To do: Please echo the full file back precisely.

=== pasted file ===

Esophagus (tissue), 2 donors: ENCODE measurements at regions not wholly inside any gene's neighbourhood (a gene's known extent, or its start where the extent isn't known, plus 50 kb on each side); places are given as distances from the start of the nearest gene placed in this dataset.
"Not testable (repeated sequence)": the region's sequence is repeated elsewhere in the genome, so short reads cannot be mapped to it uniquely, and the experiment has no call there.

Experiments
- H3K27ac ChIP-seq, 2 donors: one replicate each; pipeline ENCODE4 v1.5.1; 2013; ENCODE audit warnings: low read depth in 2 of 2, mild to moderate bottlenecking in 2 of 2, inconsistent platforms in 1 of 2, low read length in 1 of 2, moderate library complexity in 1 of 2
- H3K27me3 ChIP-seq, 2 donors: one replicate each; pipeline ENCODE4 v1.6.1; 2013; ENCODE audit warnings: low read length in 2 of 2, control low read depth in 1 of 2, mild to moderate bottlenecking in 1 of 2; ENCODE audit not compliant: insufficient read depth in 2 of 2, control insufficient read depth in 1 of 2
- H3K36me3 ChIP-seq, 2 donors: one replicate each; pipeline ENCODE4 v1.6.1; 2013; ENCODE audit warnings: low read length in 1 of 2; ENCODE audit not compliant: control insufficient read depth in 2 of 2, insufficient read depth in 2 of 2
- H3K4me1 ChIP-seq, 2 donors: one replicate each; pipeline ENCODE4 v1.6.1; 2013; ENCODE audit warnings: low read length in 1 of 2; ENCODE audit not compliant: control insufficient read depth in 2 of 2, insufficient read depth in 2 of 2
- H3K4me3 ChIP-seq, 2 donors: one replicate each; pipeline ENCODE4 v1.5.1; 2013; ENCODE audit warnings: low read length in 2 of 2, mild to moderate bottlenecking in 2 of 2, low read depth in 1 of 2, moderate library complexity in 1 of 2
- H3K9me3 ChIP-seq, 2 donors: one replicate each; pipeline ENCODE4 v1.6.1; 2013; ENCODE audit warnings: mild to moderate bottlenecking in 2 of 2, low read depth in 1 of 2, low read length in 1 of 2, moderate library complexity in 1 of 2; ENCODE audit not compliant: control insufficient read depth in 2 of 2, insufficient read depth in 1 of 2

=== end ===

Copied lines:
Esophagus (tissue), 2 donors: ENCODE measurements at regions not wholly inside any gene's neighbourhood (a gene's known extent, or its start where the extent isn't known, plus 50 kb on each side); places are given as distances from the start of the nearest gene placed in this dataset.
"Not testable (repeated sequence)": the region's sequence is repeated elsewhere in the genome, so short reads cannot be mapped to it uniquely, and the experiment has no call there.

Experiments
- H3K27ac ChIP-seq, 2 donors: one replicate each; pipeline ENCODE4 v1.5.1; 2013; ENCODE audit warnings: low read depth in 2 of 2, mild to moderate bottlenecking in 2 of 2, inconsistent platforms in 1 of 2, low read length in 1 of 2, moderate library complexity in 1 of 2
- H3K27me3 ChIP-seq, 2 donors: one replicate each; pipeline ENCODE4 v1.6.1; 2013; ENCODE audit warnings: low read length in 2 of 2, control low read depth in 1 of 2, mild to moderate bottlenecking in 1 of 2; ENCODE audit not compliant: insufficient read depth in 2 of 2, control insufficient read depth in 1 of 2
- H3K36me3 ChIP-seq, 2 donors: one replicate each; pipeline ENCODE4 v1.6.1; 2013; ENCODE audit warnings: low read length in 1 of 2; ENCODE audit not compliant: control insufficient read depth in 2 of 2, insufficient read depth in 2 of 2
- H3K4me1 ChIP-seq, 2 donors: one replicate each; pipeline ENCODE4 v1.6.1; 2013; ENCODE audit warnings: low read length in 1 of 2; ENCODE audit not compliant: control insufficient read depth in 2 of 2, insufficient read depth in 2 of 2
- H3K4me3 ChIP-seq, 2 donors: one replicate each; pipeline ENCODE4 v1.5.1; 2013; ENCODE audit warnings: low read length in 2 of 2, mild to moderate bottlenecking in 2 of 2, low read depth in 1 of 2, moderate library complexity in 1 of 2
- H3K9me3 ChIP-seq, 2 donors: one replicate each; pipeline ENCODE4 v1.6.1; 2013; ENCODE audit warnings: mild to moderate bottlenecking in 2 of 2, low read depth in 1 of 2, low read length in 1 of 2, moderate library complexity in 1 of 2; ENCODE audit not compliant: control insufficient read depth in 2 of 2, insufficient read depth in 1 of 2